How many sessions should a young swimmer undertake each week?

The short answer is … as many as the coach recommends and the swimmer is available for. However, there is no one right answer to this question. Basic training principles tell us that every swimmer is unique. Eight sessions a week for one swimmer may be ideal: for another it may not be enough: yet for another it may be excessive. In addition, each sports has unique demands. However, there are a few guidelines:

  • Most sports are built around skills and techniques. No matter how many sessions are done, how many kilometers are covered, ho much weight is lifted, the most important aspect of many sports is good technique.
  • The body will respond to the stresses and loads placed upon it, providing it is given enough time and the right conditions to recover and adapt. In other words the more training, the more emphasis on rest and recovery.
  • Young simmers should not work at high intensity for sustained periods.

The last guideline is perhaps the most important. Too many coaches, when faced with the situation of swimmers not improving, try to increase the intensity level of the training, believing that more work means better swimmers.

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During workouts, should I focus mainly on drills or rather on long-distance swims several times a weeks?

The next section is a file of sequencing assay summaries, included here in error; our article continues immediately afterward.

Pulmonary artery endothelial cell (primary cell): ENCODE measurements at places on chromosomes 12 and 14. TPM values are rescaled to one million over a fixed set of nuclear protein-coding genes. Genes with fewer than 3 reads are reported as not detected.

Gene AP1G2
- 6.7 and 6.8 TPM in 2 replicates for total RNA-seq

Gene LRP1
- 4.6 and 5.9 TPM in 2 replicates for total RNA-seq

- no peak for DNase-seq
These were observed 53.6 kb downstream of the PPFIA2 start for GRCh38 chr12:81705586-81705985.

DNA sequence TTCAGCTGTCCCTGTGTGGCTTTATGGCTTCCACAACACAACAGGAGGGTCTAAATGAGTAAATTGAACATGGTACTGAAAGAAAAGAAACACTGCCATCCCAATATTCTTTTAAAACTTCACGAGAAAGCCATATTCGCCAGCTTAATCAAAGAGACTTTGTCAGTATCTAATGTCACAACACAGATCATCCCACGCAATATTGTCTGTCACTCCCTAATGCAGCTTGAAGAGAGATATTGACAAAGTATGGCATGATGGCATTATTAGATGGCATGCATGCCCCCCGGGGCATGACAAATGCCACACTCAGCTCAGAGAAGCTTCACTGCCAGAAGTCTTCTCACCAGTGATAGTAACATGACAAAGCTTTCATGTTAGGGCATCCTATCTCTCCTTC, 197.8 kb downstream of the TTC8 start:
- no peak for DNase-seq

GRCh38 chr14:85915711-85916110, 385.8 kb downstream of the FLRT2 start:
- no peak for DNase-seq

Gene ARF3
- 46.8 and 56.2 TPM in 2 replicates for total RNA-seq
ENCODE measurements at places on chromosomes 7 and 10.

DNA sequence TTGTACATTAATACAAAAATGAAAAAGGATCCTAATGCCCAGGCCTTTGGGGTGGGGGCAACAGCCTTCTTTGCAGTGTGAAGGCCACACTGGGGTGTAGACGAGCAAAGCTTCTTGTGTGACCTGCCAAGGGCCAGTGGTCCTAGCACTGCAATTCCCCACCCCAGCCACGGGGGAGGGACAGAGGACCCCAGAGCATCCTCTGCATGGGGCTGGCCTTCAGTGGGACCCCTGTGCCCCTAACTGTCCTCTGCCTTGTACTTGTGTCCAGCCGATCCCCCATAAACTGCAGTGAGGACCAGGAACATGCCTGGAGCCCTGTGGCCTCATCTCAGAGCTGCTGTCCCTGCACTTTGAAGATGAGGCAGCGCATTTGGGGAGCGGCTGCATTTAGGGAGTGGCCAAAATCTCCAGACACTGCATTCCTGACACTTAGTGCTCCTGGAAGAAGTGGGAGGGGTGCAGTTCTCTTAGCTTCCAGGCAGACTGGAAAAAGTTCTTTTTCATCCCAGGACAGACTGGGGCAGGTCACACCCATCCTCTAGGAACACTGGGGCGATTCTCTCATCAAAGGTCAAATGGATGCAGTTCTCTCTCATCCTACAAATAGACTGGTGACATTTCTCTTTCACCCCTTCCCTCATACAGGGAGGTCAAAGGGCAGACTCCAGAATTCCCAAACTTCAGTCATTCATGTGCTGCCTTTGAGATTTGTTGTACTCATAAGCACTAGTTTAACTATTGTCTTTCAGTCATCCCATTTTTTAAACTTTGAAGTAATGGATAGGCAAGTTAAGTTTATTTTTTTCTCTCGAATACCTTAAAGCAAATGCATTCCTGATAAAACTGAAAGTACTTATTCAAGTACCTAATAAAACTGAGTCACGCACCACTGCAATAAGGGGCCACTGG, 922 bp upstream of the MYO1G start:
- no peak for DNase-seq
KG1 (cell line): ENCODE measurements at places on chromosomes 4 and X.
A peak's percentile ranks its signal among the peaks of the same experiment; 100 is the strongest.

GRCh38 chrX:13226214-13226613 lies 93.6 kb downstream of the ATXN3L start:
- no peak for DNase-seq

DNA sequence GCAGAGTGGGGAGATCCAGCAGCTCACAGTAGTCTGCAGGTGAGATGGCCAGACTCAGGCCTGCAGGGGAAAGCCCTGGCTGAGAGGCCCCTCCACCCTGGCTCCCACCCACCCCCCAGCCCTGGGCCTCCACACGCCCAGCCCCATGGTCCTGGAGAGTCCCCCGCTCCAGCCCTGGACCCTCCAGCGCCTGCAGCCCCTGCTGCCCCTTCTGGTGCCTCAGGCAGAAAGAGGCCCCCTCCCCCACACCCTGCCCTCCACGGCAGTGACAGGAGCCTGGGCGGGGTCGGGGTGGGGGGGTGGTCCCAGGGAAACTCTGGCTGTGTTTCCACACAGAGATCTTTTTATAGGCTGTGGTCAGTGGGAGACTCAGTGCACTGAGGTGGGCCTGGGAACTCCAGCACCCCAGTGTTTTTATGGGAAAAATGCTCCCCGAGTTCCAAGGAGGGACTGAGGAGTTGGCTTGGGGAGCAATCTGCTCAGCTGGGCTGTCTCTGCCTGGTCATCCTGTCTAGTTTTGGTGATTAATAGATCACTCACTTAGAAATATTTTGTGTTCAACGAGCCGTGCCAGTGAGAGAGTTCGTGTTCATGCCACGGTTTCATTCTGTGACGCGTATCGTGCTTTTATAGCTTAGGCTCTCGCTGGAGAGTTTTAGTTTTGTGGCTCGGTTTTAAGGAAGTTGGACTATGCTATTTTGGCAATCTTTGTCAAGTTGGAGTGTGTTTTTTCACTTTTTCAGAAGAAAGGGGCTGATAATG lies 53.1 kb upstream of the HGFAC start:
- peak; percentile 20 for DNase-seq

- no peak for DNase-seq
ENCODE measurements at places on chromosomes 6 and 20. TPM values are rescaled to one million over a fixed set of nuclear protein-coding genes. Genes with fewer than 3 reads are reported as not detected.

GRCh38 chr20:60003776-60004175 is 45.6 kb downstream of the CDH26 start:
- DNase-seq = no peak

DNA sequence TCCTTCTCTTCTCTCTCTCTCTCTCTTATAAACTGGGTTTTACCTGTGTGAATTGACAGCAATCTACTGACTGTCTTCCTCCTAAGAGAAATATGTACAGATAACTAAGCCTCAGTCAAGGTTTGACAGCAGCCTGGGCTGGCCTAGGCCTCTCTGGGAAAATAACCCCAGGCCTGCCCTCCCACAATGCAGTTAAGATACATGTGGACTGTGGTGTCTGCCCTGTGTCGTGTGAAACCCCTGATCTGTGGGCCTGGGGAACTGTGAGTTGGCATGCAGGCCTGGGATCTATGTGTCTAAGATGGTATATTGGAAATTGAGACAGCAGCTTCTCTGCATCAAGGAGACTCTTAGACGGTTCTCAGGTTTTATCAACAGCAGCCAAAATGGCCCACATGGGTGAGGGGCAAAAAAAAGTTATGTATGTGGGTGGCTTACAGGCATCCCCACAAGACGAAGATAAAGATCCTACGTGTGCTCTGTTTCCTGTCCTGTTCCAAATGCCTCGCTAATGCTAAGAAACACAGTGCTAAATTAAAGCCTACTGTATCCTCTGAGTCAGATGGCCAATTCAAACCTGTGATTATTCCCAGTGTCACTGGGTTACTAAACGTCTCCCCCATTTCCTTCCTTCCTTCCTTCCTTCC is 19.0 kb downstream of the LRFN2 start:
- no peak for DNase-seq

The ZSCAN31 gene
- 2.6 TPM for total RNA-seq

Swimming is both a highly technical and fitness-based sport. In order to swim as efficiently as possible and avoid injuries, you need to develop and maintain proper techniques. However, ACHIEVING MAXIMUM RESULTS ISN’T POSSIBLE THROUGH DRILLS ALONE. Your workouts should provide a good mix of intense swim sets and drill work. Also, be very careful in picking of of drills because there are hundreds of drills which are designed to dressed many different elements of the stroke technique. Not all those drill will be relevant for you. Be sure to get your stroke analyzed via SwiMMinD’s video analysis module or your coach. Both SwiMMinD, which is based on well established programs from the US, UK and Australia and your coach will determine what you need to work on. Thus, you could be assured that your practice was relevant to you and was worthwhile.

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How do I reduce anxiety while swimming in open water?


This can be done in both the open water and your local swimming pool.

Practice in open water as often as you could to familiarize yourself with swimming in that setting. Find open water communities, clubs, coaches, experts where you could learn open-water specific skills such as sighting and drafting.

With your training buddy, team, friends, go for open water swims as often you can but always put safety first, never swim alone.

To get better in open water swims you should practice in pools as well. Consistent training in the pool, using a mixture of drills and internal-based swim sets, will allow you to become as comfortable and efficient as possible in the open water, helping you cope with anxiety.

Video analysis is also very helpful tool to improve your open water skills.

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How Much Do You Know About Butterfly?

This quiz tests your Butterfly knowledge. Enjoy!

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